The Oppo N3 has a 3,000mAh battery and comes with a massively powerful 25W charger. It's chunkier than other chargers, but it delivers the power at 5V, while others use a higher voltage. This is because Oppo charges multiple cells, a single one can't handle that much current.
The Oppo N3 wasn't the fastest to reach 100%, it took it an hour and a half, but the phones that finished ahead of it all have smaller batteries. In just 15 minutes the N3's battery was one third full, which is enough to last you over 4 hours of talking, 2 and a half hours of web browsing or 3 hours of video playback.
Considering the relatively large battery in the N3, it was impressive to see it 68% full after just 30 minutes. You can work it into your morning routine - by the time you're done eating breakfast, the Oppo will have enough charge to last the day even for heavy users.
The Samsung Galaxy Note 4 packs a 3,220mAh battery and comes with the same 9V/1.67A charger as the Galaxy S6 duo. It supports the same charging tech too, so it took a bit longer to reach 100% though those 700mAh didn't prove to be that much of a hurdle.
After just 15 minutes of charging you can get a lot done - over 6 hours of talking, 2 and a half hours of web browsing or four hours of video playback. Still, after 15 minutes the charge in the Galaxy Note 4 and the Galaxy S6 batteries was equal in terms of milliamps.
The Samsung Galaxy Note Edge has a 3,000mAh battery, this time the curve takes toll on the battery unlike the Galaxy S6 edge and its two curves. Still, the phone took basically the same time to charge.
The Galaxy Note Edge has a lower endurance rating, so you don't get as much out of it after 15 minutes. You can do about 4 and a half hours of talking, just under 2 hours of web browsing or a bit over 2 hours of video playback.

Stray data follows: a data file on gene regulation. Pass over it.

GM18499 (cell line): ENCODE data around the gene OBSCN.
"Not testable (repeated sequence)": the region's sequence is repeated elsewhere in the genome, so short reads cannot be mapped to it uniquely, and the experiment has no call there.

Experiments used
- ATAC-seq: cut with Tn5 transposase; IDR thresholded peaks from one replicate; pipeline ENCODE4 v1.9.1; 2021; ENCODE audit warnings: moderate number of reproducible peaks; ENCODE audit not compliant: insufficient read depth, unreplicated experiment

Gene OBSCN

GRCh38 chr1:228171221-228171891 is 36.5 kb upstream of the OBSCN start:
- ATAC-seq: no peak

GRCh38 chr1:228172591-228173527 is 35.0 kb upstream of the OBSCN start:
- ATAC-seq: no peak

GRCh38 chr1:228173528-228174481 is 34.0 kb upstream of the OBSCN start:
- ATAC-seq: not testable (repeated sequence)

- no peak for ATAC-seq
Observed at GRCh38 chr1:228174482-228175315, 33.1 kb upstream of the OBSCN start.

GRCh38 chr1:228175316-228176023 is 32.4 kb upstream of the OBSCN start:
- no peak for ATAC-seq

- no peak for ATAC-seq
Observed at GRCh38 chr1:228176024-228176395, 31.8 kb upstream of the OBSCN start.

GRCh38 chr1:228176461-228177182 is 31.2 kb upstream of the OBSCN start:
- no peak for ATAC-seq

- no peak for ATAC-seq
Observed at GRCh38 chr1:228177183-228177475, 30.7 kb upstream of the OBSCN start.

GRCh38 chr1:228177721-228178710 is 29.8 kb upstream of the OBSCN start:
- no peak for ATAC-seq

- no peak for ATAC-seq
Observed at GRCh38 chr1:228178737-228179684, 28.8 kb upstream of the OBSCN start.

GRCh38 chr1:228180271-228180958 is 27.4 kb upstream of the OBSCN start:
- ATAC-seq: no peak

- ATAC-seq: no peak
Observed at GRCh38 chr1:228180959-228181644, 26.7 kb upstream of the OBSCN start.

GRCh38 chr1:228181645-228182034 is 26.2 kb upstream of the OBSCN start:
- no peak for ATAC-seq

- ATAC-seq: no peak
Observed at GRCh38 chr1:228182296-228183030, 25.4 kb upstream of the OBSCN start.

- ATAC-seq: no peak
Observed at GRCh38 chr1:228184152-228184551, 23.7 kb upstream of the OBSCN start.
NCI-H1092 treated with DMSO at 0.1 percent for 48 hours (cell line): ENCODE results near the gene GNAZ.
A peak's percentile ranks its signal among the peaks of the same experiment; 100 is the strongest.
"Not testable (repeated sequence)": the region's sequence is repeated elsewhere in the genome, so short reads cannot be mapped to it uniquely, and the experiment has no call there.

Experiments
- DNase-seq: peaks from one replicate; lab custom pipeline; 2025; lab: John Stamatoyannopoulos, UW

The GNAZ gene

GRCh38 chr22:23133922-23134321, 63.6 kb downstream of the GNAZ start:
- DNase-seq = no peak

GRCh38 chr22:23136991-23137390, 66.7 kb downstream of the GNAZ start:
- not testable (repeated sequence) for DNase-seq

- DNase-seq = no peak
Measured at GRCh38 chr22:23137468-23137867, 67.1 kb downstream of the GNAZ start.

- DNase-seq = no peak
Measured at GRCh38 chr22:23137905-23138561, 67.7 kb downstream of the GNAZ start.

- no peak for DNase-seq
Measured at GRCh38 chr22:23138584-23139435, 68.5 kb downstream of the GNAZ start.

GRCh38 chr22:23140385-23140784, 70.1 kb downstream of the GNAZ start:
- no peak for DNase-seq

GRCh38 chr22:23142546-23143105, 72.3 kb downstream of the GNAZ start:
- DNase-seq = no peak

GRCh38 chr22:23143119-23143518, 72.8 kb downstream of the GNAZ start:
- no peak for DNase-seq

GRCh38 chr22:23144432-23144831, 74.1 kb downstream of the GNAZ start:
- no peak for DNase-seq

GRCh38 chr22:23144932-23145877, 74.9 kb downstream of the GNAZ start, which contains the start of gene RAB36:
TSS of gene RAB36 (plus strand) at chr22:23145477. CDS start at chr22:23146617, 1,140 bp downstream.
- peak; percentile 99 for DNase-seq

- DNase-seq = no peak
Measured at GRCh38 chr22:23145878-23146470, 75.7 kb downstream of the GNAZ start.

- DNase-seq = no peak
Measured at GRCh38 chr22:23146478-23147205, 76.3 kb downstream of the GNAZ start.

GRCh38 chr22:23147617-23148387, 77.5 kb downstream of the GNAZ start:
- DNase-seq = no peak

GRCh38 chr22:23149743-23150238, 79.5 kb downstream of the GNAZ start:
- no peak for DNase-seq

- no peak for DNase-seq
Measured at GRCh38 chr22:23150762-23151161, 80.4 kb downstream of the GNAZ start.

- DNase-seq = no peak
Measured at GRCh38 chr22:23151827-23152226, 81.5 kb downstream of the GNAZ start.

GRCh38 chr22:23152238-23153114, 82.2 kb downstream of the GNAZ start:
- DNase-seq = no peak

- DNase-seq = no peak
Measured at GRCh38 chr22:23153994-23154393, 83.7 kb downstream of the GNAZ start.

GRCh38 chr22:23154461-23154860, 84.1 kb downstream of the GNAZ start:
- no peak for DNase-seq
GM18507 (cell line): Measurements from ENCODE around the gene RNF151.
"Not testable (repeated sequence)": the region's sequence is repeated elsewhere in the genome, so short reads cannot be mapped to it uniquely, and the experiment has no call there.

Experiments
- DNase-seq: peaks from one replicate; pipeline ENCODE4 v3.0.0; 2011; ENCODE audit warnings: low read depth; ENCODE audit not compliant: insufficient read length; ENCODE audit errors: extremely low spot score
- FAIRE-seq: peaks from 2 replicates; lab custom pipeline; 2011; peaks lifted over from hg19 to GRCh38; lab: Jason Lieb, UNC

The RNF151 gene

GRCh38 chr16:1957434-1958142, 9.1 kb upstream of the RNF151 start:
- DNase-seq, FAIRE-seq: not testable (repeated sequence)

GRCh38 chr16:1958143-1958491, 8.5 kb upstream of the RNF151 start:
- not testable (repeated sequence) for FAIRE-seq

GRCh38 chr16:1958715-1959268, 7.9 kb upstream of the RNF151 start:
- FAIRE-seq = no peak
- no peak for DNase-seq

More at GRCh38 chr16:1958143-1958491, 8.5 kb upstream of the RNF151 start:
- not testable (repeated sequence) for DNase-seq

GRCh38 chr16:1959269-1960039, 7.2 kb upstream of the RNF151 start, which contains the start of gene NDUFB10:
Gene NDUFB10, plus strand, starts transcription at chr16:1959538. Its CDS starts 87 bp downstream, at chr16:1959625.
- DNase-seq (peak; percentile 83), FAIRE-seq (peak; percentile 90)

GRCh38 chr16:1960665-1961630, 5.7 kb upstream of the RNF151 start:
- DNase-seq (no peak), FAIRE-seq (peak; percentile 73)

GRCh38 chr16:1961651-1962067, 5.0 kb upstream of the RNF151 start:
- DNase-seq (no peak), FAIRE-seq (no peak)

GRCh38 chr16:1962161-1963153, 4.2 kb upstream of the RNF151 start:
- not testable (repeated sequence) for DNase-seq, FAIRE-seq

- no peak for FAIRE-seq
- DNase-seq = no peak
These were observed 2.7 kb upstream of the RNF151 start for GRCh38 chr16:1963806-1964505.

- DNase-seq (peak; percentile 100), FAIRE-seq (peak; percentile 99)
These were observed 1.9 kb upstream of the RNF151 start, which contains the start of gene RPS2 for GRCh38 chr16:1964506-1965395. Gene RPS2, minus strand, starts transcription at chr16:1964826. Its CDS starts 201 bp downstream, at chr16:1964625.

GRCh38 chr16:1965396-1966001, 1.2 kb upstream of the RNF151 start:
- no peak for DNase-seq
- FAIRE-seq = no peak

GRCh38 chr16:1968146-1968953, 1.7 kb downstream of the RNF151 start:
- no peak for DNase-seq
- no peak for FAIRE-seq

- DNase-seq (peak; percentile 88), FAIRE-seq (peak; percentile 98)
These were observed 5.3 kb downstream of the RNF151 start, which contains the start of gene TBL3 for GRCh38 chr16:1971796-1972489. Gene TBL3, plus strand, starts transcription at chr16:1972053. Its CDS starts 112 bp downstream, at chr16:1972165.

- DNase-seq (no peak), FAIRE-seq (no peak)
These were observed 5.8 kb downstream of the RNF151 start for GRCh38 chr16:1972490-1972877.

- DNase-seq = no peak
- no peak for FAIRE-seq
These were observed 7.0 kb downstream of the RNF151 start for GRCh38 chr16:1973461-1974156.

Apple's first phablet, the iPhone 6 Plus, has nearly double the battery capacity of the iPhone 6. This made the charge time even slower, taking over 3 hours to reach full charge. That's not twice as slow as the iPhone 6, but still the slowest charge in the group.
The faster than expected charge time is due to the falloff in charge speed - it took more milliamps to get the iPhone 6 Plus to the point where it has to slow down. After 15 minutes you get just under 3 hours of talking, an hour of web browsing or 1 hour and a half of watching videos.
Next we hooked up the iPhone 6 Plus to an iPad charger (5.1V/2.1A), which cut down the charge time by an hour. Even short charges were much more helpful, getting the battery half full in half an hour - great if you're in a hurry. Still, the other phablets finish about 40 minutes quicker and have more charge after the first 15/30 minutes.
The Asus Zenfone 2 is the only Intel-powered device in the mix and while its charger works at 9V, it pushes out 2A instead of 1.67A that the Qualcomm's Quick Charge 2.0 uses. The Zenfone 2 has a 3,000mAh battery and it lived up to the promise of BoostMaster tech - 60% charge in 40 minutes. We couldn't get it to boot after 5 minutes, but it did power on at the 10 minute mark.
Five minutes after that, it had enough juice for 4 hours of talk time, 2 hours of web browsing or 2 hours of video playback. The charger does a great job of filling the battery, but the Zenfone 2 is quite power hungry so 15 minutes of charge is probably not long enough most of the time.
Update: We retested the web browsing battery life with Chrome instead of the Internet app and the score improved, so we updated the numbers here to match.
The Meizu m1 note comes with a standard 5V/2A charger to feed its capacious 3,140mAh battery so charging takes almost three hours. It's faster than the iPhone 6 Plus despite the slightly larger battery, but it still takes twice as long as other phablets.
The m1 note drains a lot of power in calls so 15 minutes of charge gives you less than an hour and a half of talk time. The phablet's battery life for web browsing and video playback is quite good, but the slow charger manages to put only about an hour's worth of charge for both.